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Dominance of microstructural processes and their effect on microstructural development: Insights from numerical modelling of dynamic recrystallization

By
S. Piazolo
S. Piazolo
Johannes Gutenberg-Universität, Institut für Geowissenschaften, FB 22, Becherweg 21, 55099 Mainz, GermanyGEUS, Thoravej 8, 2400 Copenhagen NV, Denmark
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P. D. Bons
P. D. Bons
Johannes Gutenberg-Universität, Institut für Geowissenschaften, FB 22, Becherweg 21, 55099 Mainz, GermanyEpsilon Laboratory, School of Earth Sciences, P.O. Box 28E, Monash University, Victoria, 3800, AustraliaInstiut für Geowissenschaften, Eberhard Karls Universität, Sigwartstrasse 10, 72076 Tübingen, Germany
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M. W. Jessell
M. W. Jessell
Epsilon Laboratory, School of Earth Sciences, P.O. Box 28E, Monash University, Victoria, 3800, Australia
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L. Evans
L. Evans
Epsilon Laboratory, School of Earth Sciences, P.O. Box 28E, Monash University, Victoria, 3800, Australia
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C. W. Passchier
C. W. Passchier
Johannes Gutenberg-Universität, Institut für Geowissenschaften, FB 22, Becherweg 21, 55099 Mainz, Germany
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Published:
January 01, 2002

Abstract

The influence of the dominance of different processes on the microstructural development of a quartzite was investigated using the numerical model ‘ELLE’. Dynamic recrystallization of a polycrystalline aggregate was simulated by the concurrent operation of viscous deformation, lattice rotation, subgrain formation, rotational recrystallization, nucleation of new grains from strongly strained grains and recovery. The different observed microstructural characteristics depend on the relative rates at which grain boundary migration, subgrain formation, recrystallization by rotation and nucleation affect the microstructure. Observed sizes of recrystallized grains are significantly influenced by these different relative rates of processes. These rates are determined by parameters that mainly depend on temperature, fluid absence or presence, shear stress and strain rate. Therefore, the specific conditions at which deformation took place have to be taken into account if recrystallized grain sizes are used for palaeopiezometry. Comparison and combination of our results with experimental data and observations in natural examples provide the possibility of interpreting microstructures quantitatively in terms of temperature and shear strain rate.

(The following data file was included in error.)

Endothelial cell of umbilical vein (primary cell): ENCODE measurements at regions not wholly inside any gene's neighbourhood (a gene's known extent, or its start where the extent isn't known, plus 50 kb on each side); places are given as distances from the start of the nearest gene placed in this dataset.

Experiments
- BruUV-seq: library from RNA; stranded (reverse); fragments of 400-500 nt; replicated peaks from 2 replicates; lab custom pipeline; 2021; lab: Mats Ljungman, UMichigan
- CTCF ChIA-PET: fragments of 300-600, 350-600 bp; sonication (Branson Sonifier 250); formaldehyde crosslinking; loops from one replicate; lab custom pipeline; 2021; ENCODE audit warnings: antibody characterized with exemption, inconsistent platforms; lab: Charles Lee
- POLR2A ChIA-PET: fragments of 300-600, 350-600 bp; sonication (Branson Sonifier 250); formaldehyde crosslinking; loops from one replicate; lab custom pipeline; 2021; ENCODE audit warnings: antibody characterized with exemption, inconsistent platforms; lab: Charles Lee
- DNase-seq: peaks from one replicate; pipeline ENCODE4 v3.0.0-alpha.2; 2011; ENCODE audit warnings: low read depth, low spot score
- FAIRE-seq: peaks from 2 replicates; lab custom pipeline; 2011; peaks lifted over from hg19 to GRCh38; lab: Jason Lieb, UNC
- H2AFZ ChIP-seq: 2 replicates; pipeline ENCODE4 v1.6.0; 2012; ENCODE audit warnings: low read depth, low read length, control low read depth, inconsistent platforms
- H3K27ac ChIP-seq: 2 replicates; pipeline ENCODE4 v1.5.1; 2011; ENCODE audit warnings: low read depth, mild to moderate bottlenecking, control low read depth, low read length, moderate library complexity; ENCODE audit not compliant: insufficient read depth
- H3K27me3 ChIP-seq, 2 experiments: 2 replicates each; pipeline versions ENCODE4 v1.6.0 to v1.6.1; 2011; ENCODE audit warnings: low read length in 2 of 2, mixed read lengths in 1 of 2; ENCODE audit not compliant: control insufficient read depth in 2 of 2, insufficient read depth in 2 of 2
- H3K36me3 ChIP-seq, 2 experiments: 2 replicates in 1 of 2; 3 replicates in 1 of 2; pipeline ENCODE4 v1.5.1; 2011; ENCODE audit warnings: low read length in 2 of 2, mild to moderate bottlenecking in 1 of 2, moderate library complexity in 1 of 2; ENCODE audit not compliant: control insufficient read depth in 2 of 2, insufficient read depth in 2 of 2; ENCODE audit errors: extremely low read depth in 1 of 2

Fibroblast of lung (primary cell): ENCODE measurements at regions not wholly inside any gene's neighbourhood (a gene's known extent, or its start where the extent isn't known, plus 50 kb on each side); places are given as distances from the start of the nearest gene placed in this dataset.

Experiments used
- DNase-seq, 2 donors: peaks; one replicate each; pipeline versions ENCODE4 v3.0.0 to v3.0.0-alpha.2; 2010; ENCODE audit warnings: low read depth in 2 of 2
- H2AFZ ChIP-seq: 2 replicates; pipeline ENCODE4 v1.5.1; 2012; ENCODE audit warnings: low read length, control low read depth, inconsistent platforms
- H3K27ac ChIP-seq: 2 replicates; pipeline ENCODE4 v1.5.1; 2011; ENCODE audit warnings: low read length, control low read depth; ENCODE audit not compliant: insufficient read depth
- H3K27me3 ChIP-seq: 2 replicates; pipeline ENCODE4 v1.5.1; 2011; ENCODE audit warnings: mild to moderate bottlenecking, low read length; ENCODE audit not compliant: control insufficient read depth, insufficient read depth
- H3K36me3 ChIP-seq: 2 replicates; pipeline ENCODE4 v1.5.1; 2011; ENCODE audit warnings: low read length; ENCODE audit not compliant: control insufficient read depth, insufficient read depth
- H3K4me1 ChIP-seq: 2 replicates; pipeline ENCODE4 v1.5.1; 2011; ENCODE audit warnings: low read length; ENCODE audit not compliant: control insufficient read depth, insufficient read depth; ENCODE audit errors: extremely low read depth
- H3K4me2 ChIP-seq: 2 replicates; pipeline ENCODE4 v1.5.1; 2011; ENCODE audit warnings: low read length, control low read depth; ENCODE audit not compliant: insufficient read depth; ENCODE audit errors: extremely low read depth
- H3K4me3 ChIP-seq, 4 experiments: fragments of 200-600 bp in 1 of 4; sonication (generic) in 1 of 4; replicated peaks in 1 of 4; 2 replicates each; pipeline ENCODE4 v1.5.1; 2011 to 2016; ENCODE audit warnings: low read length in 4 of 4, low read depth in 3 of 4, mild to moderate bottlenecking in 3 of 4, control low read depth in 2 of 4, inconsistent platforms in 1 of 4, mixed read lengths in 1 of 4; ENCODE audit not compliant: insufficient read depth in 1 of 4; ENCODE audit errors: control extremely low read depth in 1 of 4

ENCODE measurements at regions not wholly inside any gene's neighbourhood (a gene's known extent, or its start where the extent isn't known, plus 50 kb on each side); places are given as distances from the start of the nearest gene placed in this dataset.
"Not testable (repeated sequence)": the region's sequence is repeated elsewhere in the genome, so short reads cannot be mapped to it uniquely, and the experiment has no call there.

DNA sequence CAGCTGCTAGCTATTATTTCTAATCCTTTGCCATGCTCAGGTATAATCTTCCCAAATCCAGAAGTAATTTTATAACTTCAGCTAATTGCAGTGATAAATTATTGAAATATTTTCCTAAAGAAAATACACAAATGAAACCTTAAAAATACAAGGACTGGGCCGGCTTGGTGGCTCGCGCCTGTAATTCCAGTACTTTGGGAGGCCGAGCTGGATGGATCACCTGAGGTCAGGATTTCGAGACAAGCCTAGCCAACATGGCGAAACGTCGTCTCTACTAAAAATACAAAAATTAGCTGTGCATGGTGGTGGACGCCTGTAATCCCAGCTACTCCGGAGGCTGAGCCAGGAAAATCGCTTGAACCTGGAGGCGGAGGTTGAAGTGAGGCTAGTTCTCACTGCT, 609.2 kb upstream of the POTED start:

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Contents

Geological Society, London, Special Publications

Deformation Mechanisms, Rheology and Tectonics: Current Status and Future Perspectives

S. de Meer
S. de Meer
Utrecht University, The Netherlands
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M. R. Drury
M. R. Drury
Utrecht University, The Netherlands
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J. H. P. de Bresser
J. H. P. de Bresser
Utrecht University, The Netherlands
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G. M. Pennock
G. M. Pennock
Utrecht University, The Netherlands
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Geological Society of London
Volume
200
ISBN electronic:
9781862396081
Publication date:
January 01, 2002

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